Insetting is internally focused; unlike offsetting, it funds the decarbonisation of the business and its supply chain. A distinction that almost certainly will celebrate companies acting on organisational transitions and improving their practices and supply chains. Carbon insetting builds stronger relationships among employees, customers, suppliers and local communities by direct investment in them towards healthy and sustainable business and operational practices.    

Carbon offsetting is unsustainable business.

Another elephant in the room is cost and ROI. Carbon credits purchased today cost around $25 per tonne of CO2e. However, carbon credit demand is rising fast, and volume is set to increase 30 times the current supply by 2035 due to the global urgency around Net Zero targets. This will result in scarce and expensive carbon credits with a predicted rise to a central estimate of US$80-$150 per tonne by 2035 (4). This reliance is significant and risky. Businesses will be expected to make sacrifices elsewhere to pay for carbon offsets.   

Paul Comey of Sustainable Food Lab is quoted as saying: “When you realise that you’re spending real money on carbon offsets, you start to wonder if you can spend that same money to strengthen your supply chain”.(5) Insetting carbon is a long-term investment You can build longevity and resilience within a company’s supply chain. There are so many benefits to both macro and micro insetting investments. Here are some examples:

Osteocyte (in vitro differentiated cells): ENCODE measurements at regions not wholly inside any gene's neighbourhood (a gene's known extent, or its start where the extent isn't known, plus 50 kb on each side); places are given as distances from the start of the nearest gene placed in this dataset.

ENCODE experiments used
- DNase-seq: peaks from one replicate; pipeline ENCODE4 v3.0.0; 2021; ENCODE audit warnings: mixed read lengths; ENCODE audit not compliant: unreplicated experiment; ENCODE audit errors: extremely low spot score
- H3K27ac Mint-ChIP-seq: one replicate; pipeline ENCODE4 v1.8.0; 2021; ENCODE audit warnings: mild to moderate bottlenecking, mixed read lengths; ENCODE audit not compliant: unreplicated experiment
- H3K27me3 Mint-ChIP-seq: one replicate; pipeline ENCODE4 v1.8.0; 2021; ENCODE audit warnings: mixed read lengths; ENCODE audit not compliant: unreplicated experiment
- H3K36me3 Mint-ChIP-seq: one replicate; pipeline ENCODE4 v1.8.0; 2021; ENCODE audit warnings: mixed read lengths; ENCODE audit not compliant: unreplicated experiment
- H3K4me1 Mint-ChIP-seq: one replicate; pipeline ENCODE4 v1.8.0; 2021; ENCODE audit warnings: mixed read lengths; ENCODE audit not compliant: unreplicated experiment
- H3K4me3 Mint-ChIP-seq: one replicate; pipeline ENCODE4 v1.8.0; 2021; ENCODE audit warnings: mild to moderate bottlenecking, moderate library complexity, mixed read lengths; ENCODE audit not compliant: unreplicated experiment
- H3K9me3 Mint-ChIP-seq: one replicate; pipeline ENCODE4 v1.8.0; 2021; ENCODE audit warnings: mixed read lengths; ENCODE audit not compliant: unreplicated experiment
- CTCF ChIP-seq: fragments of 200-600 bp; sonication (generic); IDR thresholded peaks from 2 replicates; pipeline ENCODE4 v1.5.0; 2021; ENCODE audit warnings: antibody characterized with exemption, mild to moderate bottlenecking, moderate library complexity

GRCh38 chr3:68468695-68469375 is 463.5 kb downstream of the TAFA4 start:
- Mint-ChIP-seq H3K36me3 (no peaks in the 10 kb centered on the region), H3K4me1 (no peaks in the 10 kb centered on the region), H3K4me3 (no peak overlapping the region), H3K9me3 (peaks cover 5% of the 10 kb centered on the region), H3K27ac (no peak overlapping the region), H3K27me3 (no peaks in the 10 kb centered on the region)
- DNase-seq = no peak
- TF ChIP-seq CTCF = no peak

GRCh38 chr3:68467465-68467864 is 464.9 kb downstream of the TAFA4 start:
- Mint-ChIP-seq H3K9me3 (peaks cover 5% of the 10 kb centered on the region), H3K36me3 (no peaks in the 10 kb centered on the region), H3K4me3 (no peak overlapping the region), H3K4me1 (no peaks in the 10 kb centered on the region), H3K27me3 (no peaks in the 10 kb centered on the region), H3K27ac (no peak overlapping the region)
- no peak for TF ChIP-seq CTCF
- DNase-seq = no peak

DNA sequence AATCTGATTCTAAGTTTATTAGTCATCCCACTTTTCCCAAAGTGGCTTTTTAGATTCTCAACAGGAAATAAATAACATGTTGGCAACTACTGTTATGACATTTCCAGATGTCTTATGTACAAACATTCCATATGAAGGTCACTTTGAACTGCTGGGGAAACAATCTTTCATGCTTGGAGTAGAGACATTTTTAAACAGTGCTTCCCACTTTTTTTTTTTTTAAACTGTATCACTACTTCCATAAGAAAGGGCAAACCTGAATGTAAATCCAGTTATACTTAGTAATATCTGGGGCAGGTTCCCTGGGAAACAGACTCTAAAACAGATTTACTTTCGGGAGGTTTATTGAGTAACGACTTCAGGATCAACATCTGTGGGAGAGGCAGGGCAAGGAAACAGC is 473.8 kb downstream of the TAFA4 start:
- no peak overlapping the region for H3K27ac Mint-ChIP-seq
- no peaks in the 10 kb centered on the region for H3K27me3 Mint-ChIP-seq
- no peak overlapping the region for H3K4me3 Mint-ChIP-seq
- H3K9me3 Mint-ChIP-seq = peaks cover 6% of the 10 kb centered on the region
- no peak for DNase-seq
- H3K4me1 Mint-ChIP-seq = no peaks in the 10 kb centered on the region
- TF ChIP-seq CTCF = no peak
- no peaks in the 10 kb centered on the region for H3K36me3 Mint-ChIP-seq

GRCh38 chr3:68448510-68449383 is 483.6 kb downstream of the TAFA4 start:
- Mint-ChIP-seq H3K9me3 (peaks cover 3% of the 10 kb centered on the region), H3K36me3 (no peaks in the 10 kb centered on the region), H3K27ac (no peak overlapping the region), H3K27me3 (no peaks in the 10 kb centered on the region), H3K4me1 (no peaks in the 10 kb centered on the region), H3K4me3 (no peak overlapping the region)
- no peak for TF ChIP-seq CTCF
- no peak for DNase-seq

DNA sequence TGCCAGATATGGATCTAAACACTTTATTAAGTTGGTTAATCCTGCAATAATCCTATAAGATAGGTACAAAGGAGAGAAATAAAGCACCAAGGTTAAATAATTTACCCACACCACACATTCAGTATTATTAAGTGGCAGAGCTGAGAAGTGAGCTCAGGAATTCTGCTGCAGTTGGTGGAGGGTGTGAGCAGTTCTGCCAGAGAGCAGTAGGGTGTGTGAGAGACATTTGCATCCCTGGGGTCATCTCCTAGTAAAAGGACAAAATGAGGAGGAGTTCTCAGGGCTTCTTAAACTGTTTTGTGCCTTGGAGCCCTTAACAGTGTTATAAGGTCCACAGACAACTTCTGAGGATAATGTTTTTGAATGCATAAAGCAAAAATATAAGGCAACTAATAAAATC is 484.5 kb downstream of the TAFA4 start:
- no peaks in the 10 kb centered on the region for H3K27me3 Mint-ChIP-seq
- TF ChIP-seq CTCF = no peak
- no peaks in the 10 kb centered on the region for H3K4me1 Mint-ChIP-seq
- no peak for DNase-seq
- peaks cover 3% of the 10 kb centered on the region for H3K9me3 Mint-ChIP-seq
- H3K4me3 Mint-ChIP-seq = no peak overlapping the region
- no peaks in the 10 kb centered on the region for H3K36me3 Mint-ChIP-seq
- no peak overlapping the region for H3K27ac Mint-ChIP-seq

• Investing in better management of agricultural land and natural resources leads to better yields and a more reliable supply of raw materials.  
  • Investing in deeper engagements strengthens social commitment and associated brand value.  
  • Investing in and supporting sustainable and local suppliers for economic resilience along with carbon reduction.  
  • A paper by Ecometrica (2) also suggests insetting could extend to commuting or home insulation for employees, joint investment in energy efficiency projects with suppliers, or collective recycling schemes between companies within a neighbourhood or office complex.   

What does Firstplanit think of this

Like carbon offsetting, insetting can only ever be part of a much broader push for reductions in emissions. That includes direct investments in efficiency, conservation and renewables; a shift away from fossil fuel investment and use; and a growth in advocacy for a low carbon economy.  

Carbon insetting offers a different, more holistic, integrated approach to sustainable investment in GHG reduction outside of direct business activities. This approach also has the potential to alleviate the future economic burden of carbon credits whilst improving the resilience of supply chains.  

Firstplanit helps the construction industry with this approach; as a decision-making tool, it can guide organisations in making their value chain more sustainable and investing in choosing more sustainable vendors. Our analysis of materials based on environmental impact can help companies align themselves with suppliers who share their values.  


(1) Inspired Energy –

(2) Ecometrica –

(3) IPI –

(4) EY –

(5) The Guardian –